who could make plays, create separation and go up and get it is a better pick
      than a number three safety.

      • Dom DiTolla

        A lot of talented wide receivers have “more upside,” but don’t pan out at the next level because they can’t run proper routes or catch the ball well. Patterson racked up big stats against the likes of Troy and Georgia State. In fact 219 of his 778 receiving yards in 2012 came in the Troy game, and he disappeared against the likes of South Carolina, Georgia, and Alabama when it came to him catching the football and making plays as a receiver!

        Furthermore, I also want to know how Patterson is supposed to fight off press-man coverage against some of the league’s most physical cornerbacks, especially if his technique is lacking and he disappears for plays at a time in games.

        Heck, his blocking is suspect at best, and his hands are far worse than both Hunter and Rogers. Plus, I would consider a low “football I.Q.” to be “baggage” for any prospect coming out for a draft.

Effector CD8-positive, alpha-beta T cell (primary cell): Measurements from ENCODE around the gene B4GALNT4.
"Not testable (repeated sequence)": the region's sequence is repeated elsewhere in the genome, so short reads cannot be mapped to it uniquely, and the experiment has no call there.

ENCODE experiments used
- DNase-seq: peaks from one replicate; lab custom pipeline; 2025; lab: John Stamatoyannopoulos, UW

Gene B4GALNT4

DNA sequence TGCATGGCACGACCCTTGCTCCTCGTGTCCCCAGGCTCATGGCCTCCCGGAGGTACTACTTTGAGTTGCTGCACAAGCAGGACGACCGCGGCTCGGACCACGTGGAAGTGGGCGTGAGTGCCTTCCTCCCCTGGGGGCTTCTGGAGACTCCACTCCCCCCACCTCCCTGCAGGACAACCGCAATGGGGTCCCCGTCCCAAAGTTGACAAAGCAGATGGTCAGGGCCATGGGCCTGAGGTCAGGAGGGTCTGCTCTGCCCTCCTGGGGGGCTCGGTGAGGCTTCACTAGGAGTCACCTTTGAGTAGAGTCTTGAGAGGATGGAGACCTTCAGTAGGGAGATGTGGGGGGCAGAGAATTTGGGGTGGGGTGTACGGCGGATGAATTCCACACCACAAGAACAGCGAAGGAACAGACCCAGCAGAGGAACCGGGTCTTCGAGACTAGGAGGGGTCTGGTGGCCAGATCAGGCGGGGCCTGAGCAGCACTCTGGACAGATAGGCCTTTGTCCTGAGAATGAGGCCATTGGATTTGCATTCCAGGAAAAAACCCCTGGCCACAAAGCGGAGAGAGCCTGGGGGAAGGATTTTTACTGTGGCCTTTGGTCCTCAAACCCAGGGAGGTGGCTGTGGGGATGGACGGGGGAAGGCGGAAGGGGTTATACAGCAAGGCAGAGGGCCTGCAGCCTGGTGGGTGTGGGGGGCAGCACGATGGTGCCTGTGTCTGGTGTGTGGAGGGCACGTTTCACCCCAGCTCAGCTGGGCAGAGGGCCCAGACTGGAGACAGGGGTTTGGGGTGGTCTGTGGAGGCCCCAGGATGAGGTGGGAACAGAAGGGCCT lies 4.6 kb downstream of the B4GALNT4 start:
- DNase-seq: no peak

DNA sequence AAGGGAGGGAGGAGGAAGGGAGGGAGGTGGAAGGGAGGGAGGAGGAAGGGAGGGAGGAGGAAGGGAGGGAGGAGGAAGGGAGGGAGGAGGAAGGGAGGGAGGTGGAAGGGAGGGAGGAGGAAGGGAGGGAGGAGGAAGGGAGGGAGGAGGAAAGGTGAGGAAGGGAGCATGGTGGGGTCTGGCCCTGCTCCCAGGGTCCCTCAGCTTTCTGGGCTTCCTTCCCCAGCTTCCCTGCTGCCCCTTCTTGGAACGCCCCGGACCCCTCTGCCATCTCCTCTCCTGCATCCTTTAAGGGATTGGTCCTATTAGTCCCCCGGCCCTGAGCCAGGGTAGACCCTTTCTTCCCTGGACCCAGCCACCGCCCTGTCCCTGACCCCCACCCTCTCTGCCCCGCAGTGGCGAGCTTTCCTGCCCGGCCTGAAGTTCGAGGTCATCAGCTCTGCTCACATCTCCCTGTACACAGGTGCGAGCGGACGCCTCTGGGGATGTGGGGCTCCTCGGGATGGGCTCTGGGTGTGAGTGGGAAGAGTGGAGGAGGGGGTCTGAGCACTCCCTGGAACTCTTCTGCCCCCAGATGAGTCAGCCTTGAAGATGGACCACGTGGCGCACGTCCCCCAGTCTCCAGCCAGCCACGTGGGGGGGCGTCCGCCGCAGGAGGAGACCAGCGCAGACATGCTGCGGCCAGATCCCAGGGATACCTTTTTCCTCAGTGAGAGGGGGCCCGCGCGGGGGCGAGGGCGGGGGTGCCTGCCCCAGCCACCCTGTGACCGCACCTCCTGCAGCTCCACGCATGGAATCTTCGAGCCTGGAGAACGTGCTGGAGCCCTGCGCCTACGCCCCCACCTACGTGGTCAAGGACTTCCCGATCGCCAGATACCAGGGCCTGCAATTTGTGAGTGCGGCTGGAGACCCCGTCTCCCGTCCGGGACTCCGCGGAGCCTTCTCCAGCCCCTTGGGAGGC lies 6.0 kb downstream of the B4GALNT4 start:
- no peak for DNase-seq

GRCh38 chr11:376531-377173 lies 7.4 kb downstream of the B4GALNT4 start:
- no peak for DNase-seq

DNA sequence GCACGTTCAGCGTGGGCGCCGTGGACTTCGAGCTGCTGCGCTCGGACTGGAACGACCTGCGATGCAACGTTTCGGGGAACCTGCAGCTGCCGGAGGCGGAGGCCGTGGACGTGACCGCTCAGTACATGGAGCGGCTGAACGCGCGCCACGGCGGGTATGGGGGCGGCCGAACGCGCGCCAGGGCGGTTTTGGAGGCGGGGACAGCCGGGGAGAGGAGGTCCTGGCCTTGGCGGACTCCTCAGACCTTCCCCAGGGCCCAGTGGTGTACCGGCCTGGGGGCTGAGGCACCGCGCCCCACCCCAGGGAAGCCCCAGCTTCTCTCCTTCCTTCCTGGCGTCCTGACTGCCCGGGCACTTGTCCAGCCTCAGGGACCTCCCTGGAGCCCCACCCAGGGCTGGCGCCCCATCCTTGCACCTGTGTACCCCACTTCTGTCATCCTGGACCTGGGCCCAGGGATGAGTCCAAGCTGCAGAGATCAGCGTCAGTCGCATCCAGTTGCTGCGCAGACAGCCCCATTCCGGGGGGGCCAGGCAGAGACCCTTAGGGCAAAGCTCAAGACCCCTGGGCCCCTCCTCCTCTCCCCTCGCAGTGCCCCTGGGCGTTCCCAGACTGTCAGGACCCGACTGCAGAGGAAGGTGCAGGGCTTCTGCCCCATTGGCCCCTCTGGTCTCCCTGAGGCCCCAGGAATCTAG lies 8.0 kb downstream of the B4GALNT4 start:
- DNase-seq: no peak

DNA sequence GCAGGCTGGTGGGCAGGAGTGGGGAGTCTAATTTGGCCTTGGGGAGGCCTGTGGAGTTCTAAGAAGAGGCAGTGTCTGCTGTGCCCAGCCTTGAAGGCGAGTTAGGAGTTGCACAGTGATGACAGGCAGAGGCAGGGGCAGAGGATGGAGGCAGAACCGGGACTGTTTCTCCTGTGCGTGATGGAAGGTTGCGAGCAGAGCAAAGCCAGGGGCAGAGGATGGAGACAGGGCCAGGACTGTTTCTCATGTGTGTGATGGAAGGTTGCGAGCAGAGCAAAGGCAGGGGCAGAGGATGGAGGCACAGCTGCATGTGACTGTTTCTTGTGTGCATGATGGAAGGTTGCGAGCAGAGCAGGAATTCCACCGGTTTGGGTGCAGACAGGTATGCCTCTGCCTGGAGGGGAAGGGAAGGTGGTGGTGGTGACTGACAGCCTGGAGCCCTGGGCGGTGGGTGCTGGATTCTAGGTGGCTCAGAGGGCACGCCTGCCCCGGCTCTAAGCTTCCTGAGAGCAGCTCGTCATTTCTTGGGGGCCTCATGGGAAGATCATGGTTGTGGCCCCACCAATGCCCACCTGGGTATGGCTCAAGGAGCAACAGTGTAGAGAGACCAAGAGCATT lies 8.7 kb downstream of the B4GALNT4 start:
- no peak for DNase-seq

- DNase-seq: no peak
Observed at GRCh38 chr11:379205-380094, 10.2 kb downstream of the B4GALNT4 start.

Sure Da’Rick might have to off-field issues, and that is always a risk. But he is a terrific route runner in the intermediate part of the field, and has great body control for a player with his 6’3″ frame. Granted, Hunter is a bit skinny, but that’s what an offseason workout program is for, right? Hunter can add another 10-15 lbs. to his 6’4″ frame.

        As far as Hopkins is concerned, he was money for Clemson during his career (18 touchdowns), and could help a red zone-needy team like the Steelers out in the red zone. I for one would say that DeAndre knows how to “go-up and get it” when it matters.

        Let me also say that there have been some pretty successful pass-catchers who weren’t “blazers” with their 40 times coming out of college: Larry Fitzgerald, Anquan Boldin, Hakeem Nicks, Reggie Wayne, Stevie Johnson, Brandon Marshall, Eric Decker, oh yeah, and some guy named Jerry Rice.

        Raw speed is only useful when the pass-catcher knows what the hell he is doing with it. If a receiver can’t run routes, understand the offense, block in the run game, and beat bump & run-coverage courtesy of pro cornerbacks on a consistent basis, then what good is their supposedly “blazing” speed?